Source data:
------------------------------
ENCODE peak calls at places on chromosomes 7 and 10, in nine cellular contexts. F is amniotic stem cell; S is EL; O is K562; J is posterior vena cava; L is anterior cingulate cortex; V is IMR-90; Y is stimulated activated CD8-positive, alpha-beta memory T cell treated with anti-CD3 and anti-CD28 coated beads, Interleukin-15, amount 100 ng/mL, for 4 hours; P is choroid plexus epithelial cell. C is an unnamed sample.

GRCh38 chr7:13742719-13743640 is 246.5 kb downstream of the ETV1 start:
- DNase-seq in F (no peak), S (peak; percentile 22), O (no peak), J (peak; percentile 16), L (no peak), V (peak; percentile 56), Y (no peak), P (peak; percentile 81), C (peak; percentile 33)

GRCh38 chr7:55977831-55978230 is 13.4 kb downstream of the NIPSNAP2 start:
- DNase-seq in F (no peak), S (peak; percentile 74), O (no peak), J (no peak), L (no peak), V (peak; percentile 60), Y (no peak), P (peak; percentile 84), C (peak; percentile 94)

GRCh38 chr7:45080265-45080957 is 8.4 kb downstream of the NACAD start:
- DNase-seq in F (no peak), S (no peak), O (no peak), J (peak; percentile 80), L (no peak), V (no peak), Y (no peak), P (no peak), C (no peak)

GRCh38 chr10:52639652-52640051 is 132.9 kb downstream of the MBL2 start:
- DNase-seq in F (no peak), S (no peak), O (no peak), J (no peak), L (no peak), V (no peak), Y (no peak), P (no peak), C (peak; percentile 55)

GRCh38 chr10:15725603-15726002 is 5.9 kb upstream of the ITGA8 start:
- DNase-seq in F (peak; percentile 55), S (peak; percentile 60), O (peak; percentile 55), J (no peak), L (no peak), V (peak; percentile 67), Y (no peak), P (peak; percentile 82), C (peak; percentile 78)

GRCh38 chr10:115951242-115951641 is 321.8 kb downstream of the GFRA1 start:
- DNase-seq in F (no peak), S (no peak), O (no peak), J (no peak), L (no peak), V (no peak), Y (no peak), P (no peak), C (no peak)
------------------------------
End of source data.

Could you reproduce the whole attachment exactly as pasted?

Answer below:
ENCODE peak calls at places on chromosomes 7 and 10, in nine cellular contexts. F is amniotic stem cell; S is EL; O is K562; J is posterior vena cava; L is anterior cingulate cortex; V is IMR-90; Y is stimulated activated CD8-positive, alpha-beta memory T cell treated with anti-CD3 and anti-CD28 coated beads, Interleukin-15, amount 100 ng/mL, for 4 hours; P is choroid plexus epithelial cell. C is an unnamed sample.

GRCh38 chr7:13742719-13743640 is 246.5 kb downstream of the ETV1 start:
- DNase-seq in F (no peak), S (peak; percentile 22), O (no peak), J (peak; percentile 16), L (no peak), V (peak; percentile 56), Y (no peak), P (peak; percentile 81), C (peak; percentile 33)

GRCh38 chr7:55977831-55978230 is 13.4 kb downstream of the NIPSNAP2 start:
- DNase-seq in F (no peak), S (peak; percentile 74), O (no peak), J (no peak), L (no peak), V (peak; percentile 60), Y (no peak), P (peak; percentile 84), C (peak; percentile 94)

GRCh38 chr7:45080265-45080957 is 8.4 kb downstream of the NACAD start:
- DNase-seq in F (no peak), S (no peak), O (no peak), J (peak; percentile 80), L (no peak), V (no peak), Y (no peak), P (no peak), C (no peak)

GRCh38 chr10:52639652-52640051 is 132.9 kb downstream of the MBL2 start:
- DNase-seq in F (no peak), S (no peak), O (no peak), J (no peak), L (no peak), V (no peak), Y (no peak), P (no peak), C (peak; percentile 55)

GRCh38 chr10:15725603-15726002 is 5.9 kb upstream of the ITGA8 start:
- DNase-seq in F (peak; percentile 55), S (peak; percentile 60), O (peak; percentile 55), J (no peak), L (no peak), V (peak; percentile 67), Y (no peak), P (peak; percentile 82), C (peak; percentile 78)

GRCh38 chr10:115951242-115951641 is 321.8 kb downstream of the GFRA1 start:
- DNase-seq in F (no peak), S (no peak), O (no peak), J (no peak), L (no peak), V (no peak), Y (no peak), P (no peak), C (no peak)